I’ve been trying to attend to the process of working through this and to allow it to progress and unfold in its own way. “You’re creating a new DNA between you and God,” my spiritual director tells me. “Paradigm shifts take time.”
I’m trying to give it time, to confront the misinformation and the miscommunication I’ve absorbed around prayer, to say to God with all the honesty and frustration and anger and hope my heart can muster — “How are we going to do this thing?”
8. The reason that you sometimes see quilt squares on the sides of barns.
I’ve been noticing these barn quilt squares for a while now. (They’re prominent in the small towns on Highway 8 that lead to one of our favorite day-trip spots, Taylor’s Falls.) Finally I looked it up.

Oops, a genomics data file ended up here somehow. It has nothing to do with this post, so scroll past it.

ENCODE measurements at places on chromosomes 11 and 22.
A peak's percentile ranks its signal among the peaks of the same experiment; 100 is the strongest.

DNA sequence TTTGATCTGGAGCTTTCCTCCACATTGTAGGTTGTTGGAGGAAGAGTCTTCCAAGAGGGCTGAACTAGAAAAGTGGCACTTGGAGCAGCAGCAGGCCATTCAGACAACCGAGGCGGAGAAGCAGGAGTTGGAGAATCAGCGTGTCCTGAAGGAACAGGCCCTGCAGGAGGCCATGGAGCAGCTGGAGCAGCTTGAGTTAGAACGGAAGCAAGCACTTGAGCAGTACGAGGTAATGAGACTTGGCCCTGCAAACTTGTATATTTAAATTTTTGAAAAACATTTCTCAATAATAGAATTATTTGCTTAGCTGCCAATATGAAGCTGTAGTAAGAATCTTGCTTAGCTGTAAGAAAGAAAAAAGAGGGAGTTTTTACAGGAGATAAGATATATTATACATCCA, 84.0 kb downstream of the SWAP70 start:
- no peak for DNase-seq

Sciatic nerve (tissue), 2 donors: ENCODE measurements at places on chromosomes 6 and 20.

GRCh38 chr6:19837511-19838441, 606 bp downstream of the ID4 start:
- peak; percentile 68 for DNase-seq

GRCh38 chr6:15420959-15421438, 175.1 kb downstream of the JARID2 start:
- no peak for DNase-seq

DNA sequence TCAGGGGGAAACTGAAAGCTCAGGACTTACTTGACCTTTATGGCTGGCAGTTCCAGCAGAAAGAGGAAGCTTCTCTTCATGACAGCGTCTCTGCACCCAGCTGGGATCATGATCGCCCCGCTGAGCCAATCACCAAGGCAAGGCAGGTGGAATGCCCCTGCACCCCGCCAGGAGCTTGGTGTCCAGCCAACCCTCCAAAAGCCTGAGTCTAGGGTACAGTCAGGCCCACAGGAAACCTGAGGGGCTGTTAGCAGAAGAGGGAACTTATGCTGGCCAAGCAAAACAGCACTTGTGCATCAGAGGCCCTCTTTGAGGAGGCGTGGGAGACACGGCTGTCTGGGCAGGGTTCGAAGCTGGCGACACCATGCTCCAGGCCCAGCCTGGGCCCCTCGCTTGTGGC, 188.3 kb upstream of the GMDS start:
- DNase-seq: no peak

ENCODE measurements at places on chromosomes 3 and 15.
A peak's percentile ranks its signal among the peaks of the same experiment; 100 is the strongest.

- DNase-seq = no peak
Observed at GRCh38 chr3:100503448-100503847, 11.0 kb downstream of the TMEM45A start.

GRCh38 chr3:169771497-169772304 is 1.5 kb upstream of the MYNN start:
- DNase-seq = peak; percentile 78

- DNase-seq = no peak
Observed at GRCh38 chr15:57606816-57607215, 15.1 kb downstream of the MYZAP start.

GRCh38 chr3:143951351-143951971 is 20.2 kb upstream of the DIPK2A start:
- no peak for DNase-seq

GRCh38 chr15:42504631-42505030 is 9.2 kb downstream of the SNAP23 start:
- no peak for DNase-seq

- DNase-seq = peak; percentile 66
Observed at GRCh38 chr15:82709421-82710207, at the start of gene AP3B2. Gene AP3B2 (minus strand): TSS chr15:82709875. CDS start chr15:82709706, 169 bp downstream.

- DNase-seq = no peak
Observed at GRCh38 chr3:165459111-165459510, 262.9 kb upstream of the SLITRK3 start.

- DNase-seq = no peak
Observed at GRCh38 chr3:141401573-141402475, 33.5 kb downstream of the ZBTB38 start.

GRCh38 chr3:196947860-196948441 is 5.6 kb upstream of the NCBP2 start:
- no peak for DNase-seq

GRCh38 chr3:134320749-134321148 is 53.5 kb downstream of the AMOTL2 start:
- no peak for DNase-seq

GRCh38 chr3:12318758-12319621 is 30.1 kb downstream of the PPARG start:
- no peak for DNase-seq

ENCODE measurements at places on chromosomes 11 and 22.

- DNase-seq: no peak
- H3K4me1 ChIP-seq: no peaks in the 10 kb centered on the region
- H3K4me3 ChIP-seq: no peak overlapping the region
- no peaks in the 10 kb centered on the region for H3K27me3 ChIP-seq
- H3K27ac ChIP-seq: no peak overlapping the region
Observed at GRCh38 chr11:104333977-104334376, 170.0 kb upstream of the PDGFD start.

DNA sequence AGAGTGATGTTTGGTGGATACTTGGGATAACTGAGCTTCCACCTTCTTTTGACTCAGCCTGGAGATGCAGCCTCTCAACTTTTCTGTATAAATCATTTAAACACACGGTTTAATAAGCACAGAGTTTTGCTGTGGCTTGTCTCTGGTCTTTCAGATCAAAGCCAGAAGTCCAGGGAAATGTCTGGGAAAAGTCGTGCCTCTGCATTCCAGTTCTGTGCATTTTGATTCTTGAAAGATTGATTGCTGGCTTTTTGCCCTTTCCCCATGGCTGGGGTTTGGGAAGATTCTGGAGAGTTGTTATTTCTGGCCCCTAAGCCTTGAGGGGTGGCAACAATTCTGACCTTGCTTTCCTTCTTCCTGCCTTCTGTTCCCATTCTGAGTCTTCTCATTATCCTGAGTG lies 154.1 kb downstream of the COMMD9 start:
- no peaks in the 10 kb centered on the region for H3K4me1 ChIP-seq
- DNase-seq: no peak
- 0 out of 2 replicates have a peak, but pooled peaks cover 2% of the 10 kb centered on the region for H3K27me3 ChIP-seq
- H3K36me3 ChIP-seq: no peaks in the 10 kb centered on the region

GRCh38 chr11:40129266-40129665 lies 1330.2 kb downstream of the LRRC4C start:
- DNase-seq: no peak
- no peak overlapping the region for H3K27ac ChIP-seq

Apparently people have been using folk art to decorate barns for years (the concept came over with the Dutch colonialists), but in 2001, a woman named Donna Sue Groves resurrected it as a way to honor her mother, an avid quilter. Her idea evolved into a kind of “sampler” of 20 quilt squares on barnes throughout her county in Ohio and soon spread throughout the country as a way to encourage tourists to explore the backroads and countrysides.
Apparently there are barn quilt trails in 43 US states and 3 Canadian provinces. Who knew?
9. Editing creative nonfiction and memoir projects is interesting and fulfilling work for me.
I was hired to edit a couple of different manuscripts this spring — one, a spiritual memoir, the other a nonfiction work on the intersection of faith and athletics. I loved working on both of these projects.